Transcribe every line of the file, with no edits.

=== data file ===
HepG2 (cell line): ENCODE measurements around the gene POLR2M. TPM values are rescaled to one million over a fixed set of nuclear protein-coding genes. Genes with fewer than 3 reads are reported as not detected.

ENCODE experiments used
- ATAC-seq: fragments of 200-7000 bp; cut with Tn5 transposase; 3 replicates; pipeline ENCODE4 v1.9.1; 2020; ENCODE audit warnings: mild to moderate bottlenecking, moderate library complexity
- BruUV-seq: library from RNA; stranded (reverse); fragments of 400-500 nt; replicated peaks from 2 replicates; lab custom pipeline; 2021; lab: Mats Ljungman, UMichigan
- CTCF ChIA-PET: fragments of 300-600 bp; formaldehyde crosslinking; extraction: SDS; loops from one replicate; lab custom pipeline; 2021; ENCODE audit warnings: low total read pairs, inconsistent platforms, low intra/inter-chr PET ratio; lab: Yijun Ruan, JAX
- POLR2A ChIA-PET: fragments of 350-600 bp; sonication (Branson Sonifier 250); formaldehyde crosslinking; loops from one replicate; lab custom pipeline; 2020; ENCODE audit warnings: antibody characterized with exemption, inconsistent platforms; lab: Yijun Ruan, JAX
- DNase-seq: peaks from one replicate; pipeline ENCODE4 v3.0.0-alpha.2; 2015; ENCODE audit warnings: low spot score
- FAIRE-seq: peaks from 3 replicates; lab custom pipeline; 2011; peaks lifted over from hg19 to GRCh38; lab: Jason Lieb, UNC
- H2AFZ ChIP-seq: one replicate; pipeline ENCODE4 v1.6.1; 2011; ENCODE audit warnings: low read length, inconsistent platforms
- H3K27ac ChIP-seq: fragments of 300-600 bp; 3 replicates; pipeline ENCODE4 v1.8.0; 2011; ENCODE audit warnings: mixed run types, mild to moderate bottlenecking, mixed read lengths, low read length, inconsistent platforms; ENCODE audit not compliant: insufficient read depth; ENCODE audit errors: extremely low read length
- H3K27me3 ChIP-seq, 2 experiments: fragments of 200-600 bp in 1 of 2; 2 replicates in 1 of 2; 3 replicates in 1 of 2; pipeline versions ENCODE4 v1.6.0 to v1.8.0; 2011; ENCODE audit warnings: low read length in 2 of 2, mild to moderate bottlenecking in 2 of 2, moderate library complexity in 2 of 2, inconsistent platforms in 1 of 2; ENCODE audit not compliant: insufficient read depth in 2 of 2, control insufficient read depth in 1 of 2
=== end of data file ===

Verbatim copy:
HepG2 (cell line): ENCODE measurements around the gene POLR2M. TPM values are rescaled to one million over a fixed set of nuclear protein-coding genes. Genes with fewer than 3 reads are reported as not detected.

ENCODE experiments used
- ATAC-seq: fragments of 200-7000 bp; cut with Tn5 transposase; 3 replicates; pipeline ENCODE4 v1.9.1; 2020; ENCODE audit warnings: mild to moderate bottlenecking, moderate library complexity
- BruUV-seq: library from RNA; stranded (reverse); fragments of 400-500 nt; replicated peaks from 2 replicates; lab custom pipeline; 2021; lab: Mats Ljungman, UMichigan
- CTCF ChIA-PET: fragments of 300-600 bp; formaldehyde crosslinking; extraction: SDS; loops from one replicate; lab custom pipeline; 2021; ENCODE audit warnings: low total read pairs, inconsistent platforms, low intra/inter-chr PET ratio; lab: Yijun Ruan, JAX
- POLR2A ChIA-PET: fragments of 350-600 bp; sonication (Branson Sonifier 250); formaldehyde crosslinking; loops from one replicate; lab custom pipeline; 2020; ENCODE audit warnings: antibody characterized with exemption, inconsistent platforms; lab: Yijun Ruan, JAX
- DNase-seq: peaks from one replicate; pipeline ENCODE4 v3.0.0-alpha.2; 2015; ENCODE audit warnings: low spot score
- FAIRE-seq: peaks from 3 replicates; lab custom pipeline; 2011; peaks lifted over from hg19 to GRCh38; lab: Jason Lieb, UNC
- H2AFZ ChIP-seq: one replicate; pipeline ENCODE4 v1.6.1; 2011; ENCODE audit warnings: low read length, inconsistent platforms
- H3K27ac ChIP-seq: fragments of 300-600 bp; 3 replicates; pipeline ENCODE4 v1.8.0; 2011; ENCODE audit warnings: mixed run types, mild to moderate bottlenecking, mixed read lengths, low read length, inconsistent platforms; ENCODE audit not compliant: insufficient read depth; ENCODE audit errors: extremely low read length
- H3K27me3 ChIP-seq, 2 experiments: fragments of 200-600 bp in 1 of 2; 2 replicates in 1 of 2; 3 replicates in 1 of 2; pipeline versions ENCODE4 v1.6.0 to v1.8.0; 2011; ENCODE audit warnings: low read length in 2 of 2, mild to moderate bottlenecking in 2 of 2, moderate library complexity in 2 of 2, inconsistent platforms in 1 of 2; ENCODE audit not compliant: insufficient read depth in 2 of 2, control insufficient read depth in 1 of 2